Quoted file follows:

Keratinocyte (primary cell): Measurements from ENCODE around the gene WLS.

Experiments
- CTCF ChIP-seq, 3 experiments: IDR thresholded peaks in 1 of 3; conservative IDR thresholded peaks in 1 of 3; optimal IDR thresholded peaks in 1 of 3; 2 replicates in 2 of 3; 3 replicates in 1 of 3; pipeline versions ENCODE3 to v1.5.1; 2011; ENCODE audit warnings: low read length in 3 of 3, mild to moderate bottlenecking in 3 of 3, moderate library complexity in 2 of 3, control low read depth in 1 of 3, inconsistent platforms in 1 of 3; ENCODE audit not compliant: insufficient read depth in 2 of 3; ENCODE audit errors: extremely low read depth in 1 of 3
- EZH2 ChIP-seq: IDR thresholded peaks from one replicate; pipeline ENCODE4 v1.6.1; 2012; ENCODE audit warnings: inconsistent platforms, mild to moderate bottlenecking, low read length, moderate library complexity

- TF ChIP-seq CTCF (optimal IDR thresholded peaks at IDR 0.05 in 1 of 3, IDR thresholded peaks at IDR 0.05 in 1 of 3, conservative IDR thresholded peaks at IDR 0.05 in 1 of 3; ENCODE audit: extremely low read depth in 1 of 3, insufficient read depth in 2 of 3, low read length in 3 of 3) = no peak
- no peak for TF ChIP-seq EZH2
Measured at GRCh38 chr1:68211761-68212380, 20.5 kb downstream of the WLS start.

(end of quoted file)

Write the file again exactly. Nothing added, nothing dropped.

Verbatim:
Keratinocyte (primary cell): Measurements from ENCODE around the gene WLS.

Experiments
- CTCF ChIP-seq, 3 experiments: IDR thresholded peaks in 1 of 3; conservative IDR thresholded peaks in 1 of 3; optimal IDR thresholded peaks in 1 of 3; 2 replicates in 2 of 3; 3 replicates in 1 of 3; pipeline versions ENCODE3 to v1.5.1; 2011; ENCODE audit warnings: low read length in 3 of 3, mild to moderate bottlenecking in 3 of 3, moderate library complexity in 2 of 3, control low read depth in 1 of 3, inconsistent platforms in 1 of 3; ENCODE audit not compliant: insufficient read depth in 2 of 3; ENCODE audit errors: extremely low read depth in 1 of 3
- EZH2 ChIP-seq: IDR thresholded peaks from one replicate; pipeline ENCODE4 v1.6.1; 2012; ENCODE audit warnings: inconsistent platforms, mild to moderate bottlenecking, low read length, moderate library complexity

- TF ChIP-seq CTCF (optimal IDR thresholded peaks at IDR 0.05 in 1 of 3, IDR thresholded peaks at IDR 0.05 in 1 of 3, conservative IDR thresholded peaks at IDR 0.05 in 1 of 3; ENCODE audit: extremely low read depth in 1 of 3, insufficient read depth in 2 of 3, low read length in 3 of 3) = no peak
- no peak for TF ChIP-seq EZH2
Measured at GRCh38 chr1:68211761-68212380, 20.5 kb downstream of the WLS start.